If you live alone, you pretty much get to be the sole decider in how much mess is too much mess. Assuming your mess isn’t violating any laws, neighborhood association rules, or rental agreements, you set the rules for what is okay and what isn’t. However, if you live with other people, you all need to come to an agreement as to what amount of mess is okay and what is unacceptable. There are lots of ways you can reach this agreement, but I recommend meeting in a public place (like a restaurant or coffee shop) and discussing it there. Write down the standards if that suits you, or simply come to a very clear verbal agreement. Remember, too, you can always revisit the standards you set at a later time if they turn out to be too strict or too lenient.

If your mess isn’t causing you any stress or anxiety, it is likely you have found your appropriate tolerance level and are functioning well. We are all a bit messy, especially while working on projects or dealing with more pressing issues and responsibilities. As long as things make it back to their homes eventually, a little mess is fine. But, since you wrote in asking about your mess, my guess is that it’s causing you some stress. In this case, you’ll want to create routines for regularly dealing with your messes so they aren’t a source of anxiety for you. I’ll give some tips for creating these routines in a couple paragraphs.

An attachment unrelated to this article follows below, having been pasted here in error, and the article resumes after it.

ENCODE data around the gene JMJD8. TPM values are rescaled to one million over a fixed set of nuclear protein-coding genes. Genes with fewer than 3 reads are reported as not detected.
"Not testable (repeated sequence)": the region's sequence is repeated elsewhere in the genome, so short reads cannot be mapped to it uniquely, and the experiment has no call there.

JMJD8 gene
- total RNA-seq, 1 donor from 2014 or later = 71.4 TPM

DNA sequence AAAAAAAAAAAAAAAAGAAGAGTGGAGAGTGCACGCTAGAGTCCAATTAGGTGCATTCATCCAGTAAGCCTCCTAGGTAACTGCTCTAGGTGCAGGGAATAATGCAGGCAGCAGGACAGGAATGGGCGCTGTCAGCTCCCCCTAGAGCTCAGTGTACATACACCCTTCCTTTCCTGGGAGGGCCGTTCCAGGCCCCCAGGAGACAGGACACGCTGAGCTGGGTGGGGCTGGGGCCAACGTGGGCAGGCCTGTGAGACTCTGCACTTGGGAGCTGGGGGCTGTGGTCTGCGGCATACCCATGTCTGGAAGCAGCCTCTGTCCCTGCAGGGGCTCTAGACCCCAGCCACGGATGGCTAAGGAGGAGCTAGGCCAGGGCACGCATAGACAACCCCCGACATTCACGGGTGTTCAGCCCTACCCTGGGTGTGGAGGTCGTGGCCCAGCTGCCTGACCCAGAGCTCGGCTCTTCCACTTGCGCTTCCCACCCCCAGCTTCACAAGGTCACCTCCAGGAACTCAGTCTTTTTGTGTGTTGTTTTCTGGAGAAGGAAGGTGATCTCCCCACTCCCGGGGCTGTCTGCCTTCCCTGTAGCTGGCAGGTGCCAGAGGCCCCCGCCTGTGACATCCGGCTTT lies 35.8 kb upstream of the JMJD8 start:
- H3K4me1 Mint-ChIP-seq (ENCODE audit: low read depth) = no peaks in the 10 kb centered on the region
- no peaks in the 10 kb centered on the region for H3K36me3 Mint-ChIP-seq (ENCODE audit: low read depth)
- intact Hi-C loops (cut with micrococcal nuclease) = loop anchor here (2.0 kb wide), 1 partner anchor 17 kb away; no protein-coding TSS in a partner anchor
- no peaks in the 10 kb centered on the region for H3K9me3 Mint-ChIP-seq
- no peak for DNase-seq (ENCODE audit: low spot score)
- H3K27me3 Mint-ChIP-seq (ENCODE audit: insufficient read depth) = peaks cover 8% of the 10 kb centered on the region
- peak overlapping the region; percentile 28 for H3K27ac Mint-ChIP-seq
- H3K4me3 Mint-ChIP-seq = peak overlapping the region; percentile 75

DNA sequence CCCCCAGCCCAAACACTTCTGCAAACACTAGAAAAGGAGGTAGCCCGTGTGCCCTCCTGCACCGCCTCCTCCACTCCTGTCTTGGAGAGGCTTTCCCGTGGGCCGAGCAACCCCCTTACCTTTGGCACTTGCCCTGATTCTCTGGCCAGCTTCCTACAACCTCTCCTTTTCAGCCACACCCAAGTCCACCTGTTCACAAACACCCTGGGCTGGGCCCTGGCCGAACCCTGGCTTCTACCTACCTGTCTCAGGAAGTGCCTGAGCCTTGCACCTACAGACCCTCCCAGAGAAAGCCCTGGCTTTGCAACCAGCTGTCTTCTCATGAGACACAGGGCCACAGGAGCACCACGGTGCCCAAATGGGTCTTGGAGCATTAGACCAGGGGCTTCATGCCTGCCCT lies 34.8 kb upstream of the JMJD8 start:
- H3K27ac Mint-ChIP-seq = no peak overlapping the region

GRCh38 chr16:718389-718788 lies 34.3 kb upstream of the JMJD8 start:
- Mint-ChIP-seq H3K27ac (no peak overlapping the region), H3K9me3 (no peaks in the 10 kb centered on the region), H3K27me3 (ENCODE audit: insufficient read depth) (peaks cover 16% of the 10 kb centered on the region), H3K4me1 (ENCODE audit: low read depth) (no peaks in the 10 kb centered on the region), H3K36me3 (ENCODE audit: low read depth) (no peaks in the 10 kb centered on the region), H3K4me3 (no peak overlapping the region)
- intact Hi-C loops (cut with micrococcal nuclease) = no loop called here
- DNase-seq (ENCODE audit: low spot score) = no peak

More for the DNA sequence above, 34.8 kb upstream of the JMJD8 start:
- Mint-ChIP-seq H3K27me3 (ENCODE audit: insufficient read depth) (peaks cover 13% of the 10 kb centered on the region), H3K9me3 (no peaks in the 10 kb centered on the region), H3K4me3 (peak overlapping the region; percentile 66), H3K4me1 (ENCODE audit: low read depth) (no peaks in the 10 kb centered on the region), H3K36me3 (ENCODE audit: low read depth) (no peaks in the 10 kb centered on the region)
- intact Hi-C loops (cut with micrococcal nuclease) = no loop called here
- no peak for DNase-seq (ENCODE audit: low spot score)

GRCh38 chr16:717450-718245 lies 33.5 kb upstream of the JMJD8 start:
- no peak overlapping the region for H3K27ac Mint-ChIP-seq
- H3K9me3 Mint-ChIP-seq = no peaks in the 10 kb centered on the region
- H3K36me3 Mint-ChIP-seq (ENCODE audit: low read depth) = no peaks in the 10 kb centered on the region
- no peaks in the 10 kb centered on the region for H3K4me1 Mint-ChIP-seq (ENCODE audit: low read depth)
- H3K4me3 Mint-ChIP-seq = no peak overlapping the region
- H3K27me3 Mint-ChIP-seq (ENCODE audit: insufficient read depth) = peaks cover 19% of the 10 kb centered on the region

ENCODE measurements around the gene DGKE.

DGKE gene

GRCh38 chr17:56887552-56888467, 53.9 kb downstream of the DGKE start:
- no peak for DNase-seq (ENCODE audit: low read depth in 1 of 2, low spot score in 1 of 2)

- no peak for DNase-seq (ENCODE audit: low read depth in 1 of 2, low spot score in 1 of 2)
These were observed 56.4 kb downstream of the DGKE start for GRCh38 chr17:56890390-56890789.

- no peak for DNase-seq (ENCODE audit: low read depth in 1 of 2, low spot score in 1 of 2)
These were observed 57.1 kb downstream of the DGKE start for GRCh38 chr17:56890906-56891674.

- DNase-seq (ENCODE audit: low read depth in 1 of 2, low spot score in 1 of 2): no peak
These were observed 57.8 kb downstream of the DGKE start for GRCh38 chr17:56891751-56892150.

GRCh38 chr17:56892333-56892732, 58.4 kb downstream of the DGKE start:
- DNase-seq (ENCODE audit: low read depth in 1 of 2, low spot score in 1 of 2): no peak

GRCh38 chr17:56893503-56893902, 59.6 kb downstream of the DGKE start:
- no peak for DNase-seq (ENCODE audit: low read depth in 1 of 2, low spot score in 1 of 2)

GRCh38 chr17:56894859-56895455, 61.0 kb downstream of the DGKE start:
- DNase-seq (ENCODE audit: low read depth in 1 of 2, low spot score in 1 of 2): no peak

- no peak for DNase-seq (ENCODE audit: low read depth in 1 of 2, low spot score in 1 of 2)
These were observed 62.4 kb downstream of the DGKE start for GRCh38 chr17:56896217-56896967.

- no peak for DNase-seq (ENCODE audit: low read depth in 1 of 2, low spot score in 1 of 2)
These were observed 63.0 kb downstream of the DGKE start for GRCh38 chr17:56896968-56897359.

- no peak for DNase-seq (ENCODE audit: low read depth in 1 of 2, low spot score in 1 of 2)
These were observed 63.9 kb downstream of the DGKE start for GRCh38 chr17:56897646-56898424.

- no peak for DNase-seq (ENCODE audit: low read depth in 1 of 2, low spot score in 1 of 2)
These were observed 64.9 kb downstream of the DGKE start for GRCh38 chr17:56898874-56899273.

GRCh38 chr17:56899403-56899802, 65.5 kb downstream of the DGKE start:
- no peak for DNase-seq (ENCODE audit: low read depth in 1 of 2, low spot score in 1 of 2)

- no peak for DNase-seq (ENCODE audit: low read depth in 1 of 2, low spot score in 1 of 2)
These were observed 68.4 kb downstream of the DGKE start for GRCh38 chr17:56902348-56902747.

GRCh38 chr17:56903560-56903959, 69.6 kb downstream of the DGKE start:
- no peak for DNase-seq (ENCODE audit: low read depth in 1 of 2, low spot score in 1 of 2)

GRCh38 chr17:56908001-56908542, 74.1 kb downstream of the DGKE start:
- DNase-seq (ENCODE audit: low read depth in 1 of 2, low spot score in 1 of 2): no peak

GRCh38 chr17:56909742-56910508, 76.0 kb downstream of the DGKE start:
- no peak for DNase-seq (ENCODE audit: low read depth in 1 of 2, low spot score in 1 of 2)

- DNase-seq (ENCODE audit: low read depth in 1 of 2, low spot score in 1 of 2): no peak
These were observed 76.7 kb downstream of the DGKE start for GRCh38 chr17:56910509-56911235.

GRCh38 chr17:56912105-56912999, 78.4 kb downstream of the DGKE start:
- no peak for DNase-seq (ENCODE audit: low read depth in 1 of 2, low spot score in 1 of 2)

Next, you’ll just want to be sure that your mess doesn’t include anything that could be labeled as “dirty.” Anything that could invite bugs or pests into your home should be cleaned up right away. For example, an overflowing kitty litter box has to be cleaned now, but a stray pair of socks on the floor can sit until morning if they aren’t causing you any frustration. (Remember, the reason you want to be uncluttered is to get rid of distractions that are getting in the way of the life you desire — and stress, anxiety, frustration, bugs, and pests all qualify as distractions.)